Attract Top Talent: Companies can offer stock options as a bonus or part of a contract to attract and retain key people.
Exit Opportunities: Typically, company founders contribute a lot of time, money and resources with the hope of creating a successful enterprise. Often, these early backers go for years without seeing a significant financial return. An IPO gives them an exit opportunity where they can receive significant financial rewards for their contributions. Venture capitalists often use IPOs to cash in on successful companies they helped to create.
Before deciding to go public, there are several downsides to consider.
Costs: Going public via an IPO is expensive. The underwriters’ commission is the most significant cost, typically between 3% and 7% of the offering. Other expenses include legal fees, listing fees and securities commissions’ filing fees.
Increased scrutiny and accountability: Public traded companies are subject to oversight by regulators and are under pressure to meet market expectations. Public disclosure rules require them to provide information to the public, such as financial reports, tax and other business information. Some of this may be sensitive and, by being public, can also be seen by competitors.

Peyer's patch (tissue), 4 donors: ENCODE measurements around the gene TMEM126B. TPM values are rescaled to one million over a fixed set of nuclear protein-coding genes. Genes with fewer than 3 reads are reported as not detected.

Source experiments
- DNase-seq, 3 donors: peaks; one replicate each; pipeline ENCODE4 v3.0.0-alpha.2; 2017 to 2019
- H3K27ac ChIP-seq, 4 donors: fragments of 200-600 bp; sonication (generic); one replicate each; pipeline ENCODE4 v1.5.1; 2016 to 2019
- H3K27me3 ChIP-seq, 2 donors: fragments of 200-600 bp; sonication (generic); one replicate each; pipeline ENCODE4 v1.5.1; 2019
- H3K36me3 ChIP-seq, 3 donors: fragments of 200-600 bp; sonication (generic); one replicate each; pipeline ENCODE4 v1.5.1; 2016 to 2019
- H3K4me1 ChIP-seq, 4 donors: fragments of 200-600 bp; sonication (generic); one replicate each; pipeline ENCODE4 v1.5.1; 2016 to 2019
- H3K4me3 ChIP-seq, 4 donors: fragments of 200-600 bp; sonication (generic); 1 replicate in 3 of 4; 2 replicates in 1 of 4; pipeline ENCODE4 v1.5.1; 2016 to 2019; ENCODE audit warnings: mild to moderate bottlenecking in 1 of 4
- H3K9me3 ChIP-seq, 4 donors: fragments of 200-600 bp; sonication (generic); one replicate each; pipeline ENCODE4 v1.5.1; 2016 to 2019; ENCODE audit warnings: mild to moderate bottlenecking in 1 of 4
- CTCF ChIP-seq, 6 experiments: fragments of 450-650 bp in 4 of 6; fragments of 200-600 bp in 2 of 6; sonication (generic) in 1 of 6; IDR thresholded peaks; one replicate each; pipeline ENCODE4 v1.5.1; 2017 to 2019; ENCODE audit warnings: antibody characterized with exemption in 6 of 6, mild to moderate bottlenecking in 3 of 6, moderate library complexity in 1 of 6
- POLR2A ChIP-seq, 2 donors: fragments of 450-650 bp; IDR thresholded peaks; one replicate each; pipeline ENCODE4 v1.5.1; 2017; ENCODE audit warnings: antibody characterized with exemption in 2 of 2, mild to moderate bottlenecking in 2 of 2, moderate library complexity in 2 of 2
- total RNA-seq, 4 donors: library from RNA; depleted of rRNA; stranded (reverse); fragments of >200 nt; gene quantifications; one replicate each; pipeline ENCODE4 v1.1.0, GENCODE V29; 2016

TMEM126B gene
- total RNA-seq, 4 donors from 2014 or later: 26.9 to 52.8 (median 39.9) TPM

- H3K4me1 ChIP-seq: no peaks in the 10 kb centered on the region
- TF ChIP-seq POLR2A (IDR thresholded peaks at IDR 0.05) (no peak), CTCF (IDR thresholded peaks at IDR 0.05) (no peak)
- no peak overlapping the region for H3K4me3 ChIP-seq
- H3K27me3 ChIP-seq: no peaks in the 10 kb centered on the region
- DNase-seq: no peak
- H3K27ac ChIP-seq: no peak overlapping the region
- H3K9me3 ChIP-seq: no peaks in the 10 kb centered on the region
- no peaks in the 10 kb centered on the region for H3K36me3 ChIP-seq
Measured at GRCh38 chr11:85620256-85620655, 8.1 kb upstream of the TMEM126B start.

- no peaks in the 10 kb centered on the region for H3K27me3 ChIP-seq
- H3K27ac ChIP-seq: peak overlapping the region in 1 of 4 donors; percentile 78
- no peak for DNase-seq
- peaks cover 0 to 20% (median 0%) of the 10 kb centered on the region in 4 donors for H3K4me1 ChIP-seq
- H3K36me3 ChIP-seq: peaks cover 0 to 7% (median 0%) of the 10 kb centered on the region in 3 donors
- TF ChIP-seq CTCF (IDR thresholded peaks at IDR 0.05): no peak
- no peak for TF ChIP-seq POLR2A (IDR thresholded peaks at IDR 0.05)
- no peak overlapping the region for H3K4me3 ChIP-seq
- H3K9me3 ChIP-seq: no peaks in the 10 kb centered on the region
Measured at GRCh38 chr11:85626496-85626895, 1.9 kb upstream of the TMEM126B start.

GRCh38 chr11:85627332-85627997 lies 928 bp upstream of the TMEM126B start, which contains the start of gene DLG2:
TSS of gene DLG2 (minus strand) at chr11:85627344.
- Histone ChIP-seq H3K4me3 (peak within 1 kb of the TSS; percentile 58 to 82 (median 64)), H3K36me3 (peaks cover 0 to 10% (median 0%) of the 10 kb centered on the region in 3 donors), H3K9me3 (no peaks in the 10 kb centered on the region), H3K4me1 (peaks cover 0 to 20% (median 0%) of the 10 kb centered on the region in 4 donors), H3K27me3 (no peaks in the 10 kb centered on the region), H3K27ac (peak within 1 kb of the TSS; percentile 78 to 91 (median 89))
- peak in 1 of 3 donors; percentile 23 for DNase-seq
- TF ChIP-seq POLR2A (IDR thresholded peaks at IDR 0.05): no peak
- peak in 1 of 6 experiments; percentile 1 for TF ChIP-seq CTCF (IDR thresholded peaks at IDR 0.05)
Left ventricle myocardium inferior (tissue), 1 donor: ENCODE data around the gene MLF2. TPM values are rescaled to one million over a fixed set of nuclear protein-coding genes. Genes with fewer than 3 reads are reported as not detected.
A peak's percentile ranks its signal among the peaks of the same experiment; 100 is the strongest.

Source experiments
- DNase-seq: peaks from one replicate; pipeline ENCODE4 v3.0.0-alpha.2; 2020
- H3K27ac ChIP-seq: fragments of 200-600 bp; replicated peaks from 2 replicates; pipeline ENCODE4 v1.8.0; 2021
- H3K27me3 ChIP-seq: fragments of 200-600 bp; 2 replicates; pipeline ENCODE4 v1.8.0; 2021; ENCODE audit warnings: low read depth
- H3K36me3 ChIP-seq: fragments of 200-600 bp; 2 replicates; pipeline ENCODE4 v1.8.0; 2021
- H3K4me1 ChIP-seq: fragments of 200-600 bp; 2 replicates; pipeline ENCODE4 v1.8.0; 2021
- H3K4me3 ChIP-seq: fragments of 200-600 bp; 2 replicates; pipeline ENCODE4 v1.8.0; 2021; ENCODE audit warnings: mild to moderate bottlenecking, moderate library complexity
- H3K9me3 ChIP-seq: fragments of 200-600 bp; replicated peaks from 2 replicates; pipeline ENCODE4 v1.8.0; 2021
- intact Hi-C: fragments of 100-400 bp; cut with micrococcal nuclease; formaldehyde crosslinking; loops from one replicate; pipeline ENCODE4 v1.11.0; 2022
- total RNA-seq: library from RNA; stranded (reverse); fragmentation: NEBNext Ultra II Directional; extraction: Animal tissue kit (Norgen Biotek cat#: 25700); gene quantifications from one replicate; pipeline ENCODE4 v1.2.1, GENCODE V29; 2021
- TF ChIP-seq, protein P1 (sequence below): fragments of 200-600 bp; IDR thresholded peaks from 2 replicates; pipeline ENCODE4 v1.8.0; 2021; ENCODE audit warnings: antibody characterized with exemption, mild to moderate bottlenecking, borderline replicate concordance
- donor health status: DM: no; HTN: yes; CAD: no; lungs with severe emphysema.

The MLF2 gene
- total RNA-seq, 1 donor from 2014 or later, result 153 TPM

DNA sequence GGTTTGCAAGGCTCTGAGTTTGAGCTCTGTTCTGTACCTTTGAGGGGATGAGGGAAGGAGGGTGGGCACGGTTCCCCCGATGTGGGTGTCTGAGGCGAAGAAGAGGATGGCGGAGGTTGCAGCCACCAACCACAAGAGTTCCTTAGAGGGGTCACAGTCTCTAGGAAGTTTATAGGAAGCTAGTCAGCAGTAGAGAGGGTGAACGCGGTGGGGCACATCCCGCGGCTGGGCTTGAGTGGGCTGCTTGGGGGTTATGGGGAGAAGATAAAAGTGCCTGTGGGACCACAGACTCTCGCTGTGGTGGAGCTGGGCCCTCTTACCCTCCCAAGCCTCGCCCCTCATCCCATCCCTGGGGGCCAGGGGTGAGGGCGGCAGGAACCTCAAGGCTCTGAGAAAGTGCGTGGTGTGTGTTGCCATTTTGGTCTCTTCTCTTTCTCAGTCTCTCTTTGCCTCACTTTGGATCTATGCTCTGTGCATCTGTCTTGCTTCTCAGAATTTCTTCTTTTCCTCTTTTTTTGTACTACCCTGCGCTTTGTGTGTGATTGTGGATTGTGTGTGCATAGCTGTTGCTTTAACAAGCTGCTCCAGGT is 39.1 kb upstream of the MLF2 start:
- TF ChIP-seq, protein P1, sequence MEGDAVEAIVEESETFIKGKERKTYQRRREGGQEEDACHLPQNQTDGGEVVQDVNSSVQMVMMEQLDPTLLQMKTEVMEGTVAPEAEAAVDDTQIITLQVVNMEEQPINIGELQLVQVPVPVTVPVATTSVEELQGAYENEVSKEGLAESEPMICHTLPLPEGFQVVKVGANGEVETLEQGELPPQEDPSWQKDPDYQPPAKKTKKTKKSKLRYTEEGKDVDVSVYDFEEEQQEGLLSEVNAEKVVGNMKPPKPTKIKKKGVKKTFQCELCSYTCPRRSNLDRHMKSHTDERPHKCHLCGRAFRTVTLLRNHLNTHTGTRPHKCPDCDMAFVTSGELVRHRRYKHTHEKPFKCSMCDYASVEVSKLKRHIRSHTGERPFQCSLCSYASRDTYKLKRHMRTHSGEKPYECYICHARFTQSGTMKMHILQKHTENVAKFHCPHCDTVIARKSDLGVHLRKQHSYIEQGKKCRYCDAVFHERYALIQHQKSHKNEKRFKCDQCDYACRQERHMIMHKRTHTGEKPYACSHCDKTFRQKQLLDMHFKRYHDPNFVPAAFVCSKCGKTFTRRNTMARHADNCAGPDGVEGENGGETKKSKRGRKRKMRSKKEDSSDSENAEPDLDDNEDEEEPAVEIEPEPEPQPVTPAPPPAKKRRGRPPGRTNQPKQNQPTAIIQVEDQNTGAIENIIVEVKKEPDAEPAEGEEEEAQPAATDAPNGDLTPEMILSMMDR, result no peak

Loss of Control: An IPO dilutes the ownership of a company. Shareholders obtain voting rights and can effectively control company decisions through the board of directors. When shareholders gain a significant ownership stake in a company, they can vote to override management decisions or even sack managers and directors.
Increased demands on time and resources: Being a public company means having to meet extensive reporting requirements, including preparing and filing quarterly and annual financial statements. These obligations demand a significant time commitment from senior management and other personnel and result in additional costs.
Lock-Ups: Company insiders such as employees and early investors cannot trade shares for 90 to 180 days from the IPO day. The purpose is to stop large investors from flooding the market with shares, which could drive down the stock price.
If your company is planning to go public and raise funds on the capital markets, we look forward to hearing from you.
The easiest way to get started is to request a free evaluation. By providing minimal information about your company and capital needs, we will be able to provide you with a quick assessment by email. In most cases we can tell you if your business is ready to go public, or not yet.
We’ll also let you know if we think that Swordblade & Co are a good fit for your flotation plans, and anything else that we may think can help you.
Alternatively, if you are ready to talk in depth about floating your company, we recommend you arrange a paid consultation with one of our partners. It can usually be scheduled within a few days and is the fastest way to get detailed advice.